Wellness programs can be a vital component of a positive, productive workplace. Whether you have a full HR department at your disposal or you’re running a smaller business, you can provide your staff with tools and resources that help them live healthier lives and become better, higher-performing employees.
So why are these programs a good investment for your business, and what should you do to get started? Here’s a primer on implementing wellness initiatives at your workplace.
Defining Wellness Programs
A wellness program can range from a set of classes and opportunities to get healthier all the way up to a comprehensive plan that’s integrated with your company’s health insurance. Whether the wellness plan is a stand-alone or integrated program, it can include weight-loss help, smoking-cessation classes, health screenings, exercise classes and even chronic disease management. More comprehensive, integrated plans might also include a 24/7 nurse line, online access to a doctor for diagnosis and prescriptions, or even incentives for getting healthier, such as reductions in your health care premiums if you meet certain goals.
The state of Nebraska offers an integrated health plan that includes year-round wellness programs. This means that employees can get lower premiums if they participate in the wellness plan, which involves completing a biometric screening, taking an online health assessment and enrolling in the program. Program offerings include a walking program to monitor steps online, a lifestyle management program for healthier eating and physical activity, a nutrition and weight management program, an online tool for logging cardio workouts and more.
The specific components you choose will depend on the interests and needs of your employees. For example, you could combine hands-on physical activity with classes about good exercise habits, so employees who may be reluctant to join the workout sessions can at least learn about the potential benefits. If they find out that exercise can help depression and improve their mood, they might be more inclined to join.
You may not realize it, but implementing an employee wellness program can save you money long-term. It’s not uncommon for companies to see a sizable return on investment from this initiative; in fact, savings can even be as high as $11 for every $1, as some studies have found. These savings occur primarily through decreased health care costs, improved employee productivity and fewer sick days taken per year.
A five- to 11-fold return on investment may seem extraordinary, but the fact of the matter is that poor employee health is extremely costly to businesses. A study found that employees who smoke cost their employer $5,800 extra per year compared to nonsmokers, and obesity and other chronic health conditions cost businesses $150 billion annually in lost productivity. In the face of such staggering figures, implementing a wellness program is a no-brainer.
How to Start Your Program
When you’re ready to get started, you can create your own suite of health classes from the ground up, partner with a business that offers comprehensive wellness plans or sign up with your insurance provider for a wellness program that’s integrated with your current plan. Typically, the best way to start is by talking to your insurance provider to get their input. They can let you know about programs they partner with that can automate incentives or options, or they may offer their own integrated plan that you can buy into.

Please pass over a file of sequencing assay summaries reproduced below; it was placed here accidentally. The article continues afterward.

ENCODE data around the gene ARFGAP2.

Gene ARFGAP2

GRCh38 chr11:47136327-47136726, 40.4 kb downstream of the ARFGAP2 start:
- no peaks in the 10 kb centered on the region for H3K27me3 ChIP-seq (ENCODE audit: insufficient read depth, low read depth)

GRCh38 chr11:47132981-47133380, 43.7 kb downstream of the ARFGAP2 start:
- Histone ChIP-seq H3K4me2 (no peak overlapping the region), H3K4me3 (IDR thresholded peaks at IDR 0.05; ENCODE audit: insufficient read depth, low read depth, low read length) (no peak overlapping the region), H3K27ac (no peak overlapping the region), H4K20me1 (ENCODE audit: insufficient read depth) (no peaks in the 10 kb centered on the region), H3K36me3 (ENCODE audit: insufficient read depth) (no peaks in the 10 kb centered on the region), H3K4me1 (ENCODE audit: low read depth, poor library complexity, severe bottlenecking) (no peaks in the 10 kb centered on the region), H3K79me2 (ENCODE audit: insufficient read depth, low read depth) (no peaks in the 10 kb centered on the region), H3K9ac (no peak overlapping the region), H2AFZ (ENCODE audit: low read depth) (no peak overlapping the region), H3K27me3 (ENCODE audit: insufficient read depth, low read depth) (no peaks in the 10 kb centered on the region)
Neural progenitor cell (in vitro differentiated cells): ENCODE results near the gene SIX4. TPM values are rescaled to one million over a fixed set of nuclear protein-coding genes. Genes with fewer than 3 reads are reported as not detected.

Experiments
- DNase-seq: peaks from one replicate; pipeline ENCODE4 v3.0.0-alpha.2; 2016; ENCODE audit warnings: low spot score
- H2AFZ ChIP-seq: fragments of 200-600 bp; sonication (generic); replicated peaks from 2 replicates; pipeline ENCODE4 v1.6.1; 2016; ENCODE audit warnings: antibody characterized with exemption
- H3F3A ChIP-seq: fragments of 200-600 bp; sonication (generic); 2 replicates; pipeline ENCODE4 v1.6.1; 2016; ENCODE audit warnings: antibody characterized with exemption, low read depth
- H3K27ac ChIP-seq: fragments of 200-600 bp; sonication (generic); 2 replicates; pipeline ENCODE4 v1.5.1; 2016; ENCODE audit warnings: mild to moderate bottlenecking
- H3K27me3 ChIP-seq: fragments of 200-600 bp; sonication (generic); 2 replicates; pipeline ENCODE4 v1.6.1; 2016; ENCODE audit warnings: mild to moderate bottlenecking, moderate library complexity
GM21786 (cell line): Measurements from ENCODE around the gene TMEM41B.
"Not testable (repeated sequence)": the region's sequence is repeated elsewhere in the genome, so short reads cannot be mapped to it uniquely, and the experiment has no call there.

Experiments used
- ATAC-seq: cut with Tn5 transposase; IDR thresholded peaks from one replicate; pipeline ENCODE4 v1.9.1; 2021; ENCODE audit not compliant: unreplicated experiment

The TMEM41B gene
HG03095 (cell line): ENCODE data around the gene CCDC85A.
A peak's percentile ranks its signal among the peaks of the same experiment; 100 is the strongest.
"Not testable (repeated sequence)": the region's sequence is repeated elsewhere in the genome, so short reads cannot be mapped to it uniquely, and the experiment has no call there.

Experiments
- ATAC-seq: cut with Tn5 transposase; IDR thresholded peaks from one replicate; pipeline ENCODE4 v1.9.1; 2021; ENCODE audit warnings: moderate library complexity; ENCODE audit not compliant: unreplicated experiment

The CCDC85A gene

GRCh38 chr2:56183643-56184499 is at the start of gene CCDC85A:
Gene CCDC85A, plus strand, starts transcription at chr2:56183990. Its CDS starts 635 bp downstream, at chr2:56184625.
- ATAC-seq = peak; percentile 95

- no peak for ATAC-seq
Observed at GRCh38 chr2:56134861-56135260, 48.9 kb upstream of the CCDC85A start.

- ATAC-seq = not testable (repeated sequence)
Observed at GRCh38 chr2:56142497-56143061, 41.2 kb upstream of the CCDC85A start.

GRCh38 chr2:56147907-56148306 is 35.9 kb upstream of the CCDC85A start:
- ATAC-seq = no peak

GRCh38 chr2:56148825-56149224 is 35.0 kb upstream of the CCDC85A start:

Whether you’re just offering classes or a comprehensive wellness program integrated with your health insurance, you’ll want to survey your employees to find out which opportunities interest them the most. With anonymous surveys and health screenings, you can know if your focus should be on chronic disease management, exercise programs or smoking-cessation classes, for example.
Getting Your Workforce Engaged
Of course, it isn’t enough to create a program — you have to get your employees excited about it, too. Communicate the details of your plan, how it works and how each person can get involved. Stock your workplace with brochures, and send out a company-wide email explaining the new initiative.
Next, offer incentives to motivate participation. Talk to your health insurance provider to see if you can provide a premium reduction for employees who join the wellness program. Other incentives you can use include additional vacation days, gym membership reimbursements or gift cards. Short-term campaigns — a pedometer challenge, for example — can really build interest at first, but they’re not enough to keep momentum going. Instead, you need the leaders in your company to get involved and set an example. Then, promote a healthier lifestyle throughout the workplace, focusing both on physical and mental health. This can include flexible schedules and free time off for doctor’s appointments, for instance.
Before starting a program, consult an attorney to make sure you’re meeting all legal guidelines and regulations, and talk to your insurance broker or carrier for more insight into what kind of program will work best for your company’s size and budget.
Stephanie Dwilson has extensive experience providing expertise on topics including health, law and marketing. She’s a science journalist published by Fox News, a marketing expert and an attorney with expertise in personal injury law. She’s also a small business expert featured by Businessweek and Millionaire Blueprints magazine and has worked as a marketing consultant for ministries and as a PR lead for one of the largest churches in America.